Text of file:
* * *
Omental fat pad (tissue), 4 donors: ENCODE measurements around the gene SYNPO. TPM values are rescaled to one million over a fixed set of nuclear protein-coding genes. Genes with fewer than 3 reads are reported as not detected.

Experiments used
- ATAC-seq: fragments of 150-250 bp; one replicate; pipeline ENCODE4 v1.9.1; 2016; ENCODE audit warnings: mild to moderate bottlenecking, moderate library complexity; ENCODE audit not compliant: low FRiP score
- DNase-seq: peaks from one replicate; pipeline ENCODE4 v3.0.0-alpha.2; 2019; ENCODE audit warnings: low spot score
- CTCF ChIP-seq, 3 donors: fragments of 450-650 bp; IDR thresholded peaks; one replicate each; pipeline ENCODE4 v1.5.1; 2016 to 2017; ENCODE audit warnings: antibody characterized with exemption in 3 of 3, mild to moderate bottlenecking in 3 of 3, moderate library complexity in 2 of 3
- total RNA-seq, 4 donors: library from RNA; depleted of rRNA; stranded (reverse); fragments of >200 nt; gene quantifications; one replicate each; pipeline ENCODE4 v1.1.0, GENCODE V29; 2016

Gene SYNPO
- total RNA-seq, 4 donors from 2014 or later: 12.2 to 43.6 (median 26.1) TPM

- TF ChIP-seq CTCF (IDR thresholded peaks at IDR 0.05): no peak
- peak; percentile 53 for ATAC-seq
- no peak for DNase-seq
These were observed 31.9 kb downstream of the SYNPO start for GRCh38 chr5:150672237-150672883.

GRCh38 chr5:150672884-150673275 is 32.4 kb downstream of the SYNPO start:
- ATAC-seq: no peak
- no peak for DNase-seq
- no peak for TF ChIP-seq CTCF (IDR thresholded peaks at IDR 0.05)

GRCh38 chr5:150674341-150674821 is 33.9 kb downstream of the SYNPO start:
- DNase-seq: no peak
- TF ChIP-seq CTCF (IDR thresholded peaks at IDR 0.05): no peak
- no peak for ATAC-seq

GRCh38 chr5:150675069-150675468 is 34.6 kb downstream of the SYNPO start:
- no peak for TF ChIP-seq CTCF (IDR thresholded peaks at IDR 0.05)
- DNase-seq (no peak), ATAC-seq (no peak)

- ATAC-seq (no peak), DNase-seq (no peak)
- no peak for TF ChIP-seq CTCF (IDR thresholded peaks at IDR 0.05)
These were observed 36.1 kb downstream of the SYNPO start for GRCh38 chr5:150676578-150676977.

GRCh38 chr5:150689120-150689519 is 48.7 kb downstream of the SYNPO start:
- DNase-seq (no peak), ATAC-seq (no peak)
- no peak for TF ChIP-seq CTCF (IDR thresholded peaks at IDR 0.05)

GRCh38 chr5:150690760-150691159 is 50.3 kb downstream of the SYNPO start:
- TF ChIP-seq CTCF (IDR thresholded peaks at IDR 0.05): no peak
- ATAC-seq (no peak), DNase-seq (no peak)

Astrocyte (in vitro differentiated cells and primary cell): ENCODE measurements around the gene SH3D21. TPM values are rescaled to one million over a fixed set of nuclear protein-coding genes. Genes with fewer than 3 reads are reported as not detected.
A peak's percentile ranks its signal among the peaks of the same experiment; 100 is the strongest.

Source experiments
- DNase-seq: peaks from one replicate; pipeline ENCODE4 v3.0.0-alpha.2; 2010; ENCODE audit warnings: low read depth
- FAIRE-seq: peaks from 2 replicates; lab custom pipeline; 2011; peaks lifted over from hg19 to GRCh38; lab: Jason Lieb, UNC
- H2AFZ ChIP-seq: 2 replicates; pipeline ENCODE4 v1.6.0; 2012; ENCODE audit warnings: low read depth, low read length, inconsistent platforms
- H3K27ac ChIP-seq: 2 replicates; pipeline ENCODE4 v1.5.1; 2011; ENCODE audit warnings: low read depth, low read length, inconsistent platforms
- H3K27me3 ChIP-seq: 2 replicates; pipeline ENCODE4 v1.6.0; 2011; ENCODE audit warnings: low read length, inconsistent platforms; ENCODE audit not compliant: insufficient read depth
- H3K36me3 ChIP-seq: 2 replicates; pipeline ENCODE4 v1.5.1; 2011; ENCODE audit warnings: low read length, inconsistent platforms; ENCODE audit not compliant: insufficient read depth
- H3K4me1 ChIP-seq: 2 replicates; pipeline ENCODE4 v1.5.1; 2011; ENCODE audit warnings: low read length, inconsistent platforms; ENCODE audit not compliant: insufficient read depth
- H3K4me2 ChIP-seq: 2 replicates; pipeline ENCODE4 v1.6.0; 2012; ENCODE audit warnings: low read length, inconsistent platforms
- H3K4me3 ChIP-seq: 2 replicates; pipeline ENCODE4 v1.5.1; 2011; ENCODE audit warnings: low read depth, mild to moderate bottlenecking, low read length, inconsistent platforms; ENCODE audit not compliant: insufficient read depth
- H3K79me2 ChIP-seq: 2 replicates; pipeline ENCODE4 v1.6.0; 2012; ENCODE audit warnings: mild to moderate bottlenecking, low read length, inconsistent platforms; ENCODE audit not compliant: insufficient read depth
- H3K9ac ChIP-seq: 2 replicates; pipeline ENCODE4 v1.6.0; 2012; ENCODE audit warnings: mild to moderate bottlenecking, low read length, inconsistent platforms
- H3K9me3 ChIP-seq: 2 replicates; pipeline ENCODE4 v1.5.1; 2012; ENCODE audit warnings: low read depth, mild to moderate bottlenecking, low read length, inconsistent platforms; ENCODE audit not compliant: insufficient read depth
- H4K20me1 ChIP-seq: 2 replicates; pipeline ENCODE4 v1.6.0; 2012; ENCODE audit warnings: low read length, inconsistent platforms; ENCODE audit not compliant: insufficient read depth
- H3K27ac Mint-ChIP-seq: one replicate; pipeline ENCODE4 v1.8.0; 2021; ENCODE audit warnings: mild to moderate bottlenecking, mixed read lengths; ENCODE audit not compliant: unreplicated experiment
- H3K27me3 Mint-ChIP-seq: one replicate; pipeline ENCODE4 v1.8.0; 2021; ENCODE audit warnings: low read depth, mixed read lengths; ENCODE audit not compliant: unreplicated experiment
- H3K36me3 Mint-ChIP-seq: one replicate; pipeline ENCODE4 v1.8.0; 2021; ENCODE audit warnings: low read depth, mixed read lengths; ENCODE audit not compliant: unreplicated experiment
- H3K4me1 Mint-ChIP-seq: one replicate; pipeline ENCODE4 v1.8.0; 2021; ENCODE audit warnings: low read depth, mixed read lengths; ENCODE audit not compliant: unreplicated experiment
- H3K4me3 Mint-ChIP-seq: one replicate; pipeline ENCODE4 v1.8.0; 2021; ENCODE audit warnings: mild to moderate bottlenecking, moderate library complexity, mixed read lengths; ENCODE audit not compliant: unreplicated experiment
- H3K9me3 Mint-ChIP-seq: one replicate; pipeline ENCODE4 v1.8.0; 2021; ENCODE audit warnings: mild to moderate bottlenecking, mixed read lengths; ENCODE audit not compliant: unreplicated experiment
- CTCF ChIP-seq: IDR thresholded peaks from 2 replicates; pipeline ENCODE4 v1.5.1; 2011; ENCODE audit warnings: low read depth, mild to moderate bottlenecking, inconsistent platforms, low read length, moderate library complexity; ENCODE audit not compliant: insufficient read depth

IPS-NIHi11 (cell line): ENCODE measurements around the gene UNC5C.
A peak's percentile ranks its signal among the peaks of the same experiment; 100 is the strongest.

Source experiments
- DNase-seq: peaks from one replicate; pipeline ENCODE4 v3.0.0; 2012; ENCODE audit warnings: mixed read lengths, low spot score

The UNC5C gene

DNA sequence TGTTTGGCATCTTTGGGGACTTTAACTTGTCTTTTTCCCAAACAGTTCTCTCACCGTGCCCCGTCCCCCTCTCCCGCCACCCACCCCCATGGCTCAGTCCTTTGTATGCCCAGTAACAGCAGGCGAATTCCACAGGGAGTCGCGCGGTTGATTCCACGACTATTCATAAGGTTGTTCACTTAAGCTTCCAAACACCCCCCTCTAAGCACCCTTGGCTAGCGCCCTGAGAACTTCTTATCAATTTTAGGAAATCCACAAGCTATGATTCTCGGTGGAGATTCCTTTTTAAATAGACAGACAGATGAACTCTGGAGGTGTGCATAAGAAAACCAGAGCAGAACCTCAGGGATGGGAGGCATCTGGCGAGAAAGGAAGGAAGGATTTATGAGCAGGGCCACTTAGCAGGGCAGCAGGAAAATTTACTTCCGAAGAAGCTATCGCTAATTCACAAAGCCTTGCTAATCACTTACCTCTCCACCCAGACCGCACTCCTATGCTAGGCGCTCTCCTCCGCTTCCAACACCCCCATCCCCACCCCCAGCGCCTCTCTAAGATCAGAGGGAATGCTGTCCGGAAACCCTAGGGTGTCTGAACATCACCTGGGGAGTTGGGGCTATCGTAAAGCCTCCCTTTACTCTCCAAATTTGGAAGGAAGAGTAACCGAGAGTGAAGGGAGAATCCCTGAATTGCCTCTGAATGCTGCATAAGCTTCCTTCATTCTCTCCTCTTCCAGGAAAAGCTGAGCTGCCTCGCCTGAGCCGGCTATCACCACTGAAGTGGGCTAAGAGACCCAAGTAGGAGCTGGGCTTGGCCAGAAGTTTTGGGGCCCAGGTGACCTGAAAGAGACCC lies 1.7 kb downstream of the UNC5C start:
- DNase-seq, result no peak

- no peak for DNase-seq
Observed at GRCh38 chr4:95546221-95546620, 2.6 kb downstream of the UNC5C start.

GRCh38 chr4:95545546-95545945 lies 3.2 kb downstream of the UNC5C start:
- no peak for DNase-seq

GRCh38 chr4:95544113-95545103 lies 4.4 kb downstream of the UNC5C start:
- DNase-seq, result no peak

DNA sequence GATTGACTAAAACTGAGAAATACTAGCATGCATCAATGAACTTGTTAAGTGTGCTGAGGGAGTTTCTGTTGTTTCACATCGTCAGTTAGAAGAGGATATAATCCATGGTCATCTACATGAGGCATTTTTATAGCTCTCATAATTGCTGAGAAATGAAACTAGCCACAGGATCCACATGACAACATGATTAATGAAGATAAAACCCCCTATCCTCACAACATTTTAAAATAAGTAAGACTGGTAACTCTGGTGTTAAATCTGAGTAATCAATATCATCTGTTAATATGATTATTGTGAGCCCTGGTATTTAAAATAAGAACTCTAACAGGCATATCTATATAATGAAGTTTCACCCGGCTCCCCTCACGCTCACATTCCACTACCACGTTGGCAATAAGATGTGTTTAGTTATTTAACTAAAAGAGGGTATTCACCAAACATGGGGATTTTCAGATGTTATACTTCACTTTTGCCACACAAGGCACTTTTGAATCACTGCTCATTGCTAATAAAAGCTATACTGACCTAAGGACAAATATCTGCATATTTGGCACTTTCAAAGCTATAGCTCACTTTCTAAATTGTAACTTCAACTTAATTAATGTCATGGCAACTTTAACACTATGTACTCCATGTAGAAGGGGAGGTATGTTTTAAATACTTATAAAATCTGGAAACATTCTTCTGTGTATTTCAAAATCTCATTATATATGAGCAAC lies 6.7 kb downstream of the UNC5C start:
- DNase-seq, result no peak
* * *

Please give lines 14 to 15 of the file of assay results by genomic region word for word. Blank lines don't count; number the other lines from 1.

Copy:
- ATAC-seq: no peak
- no peak for DNase-seq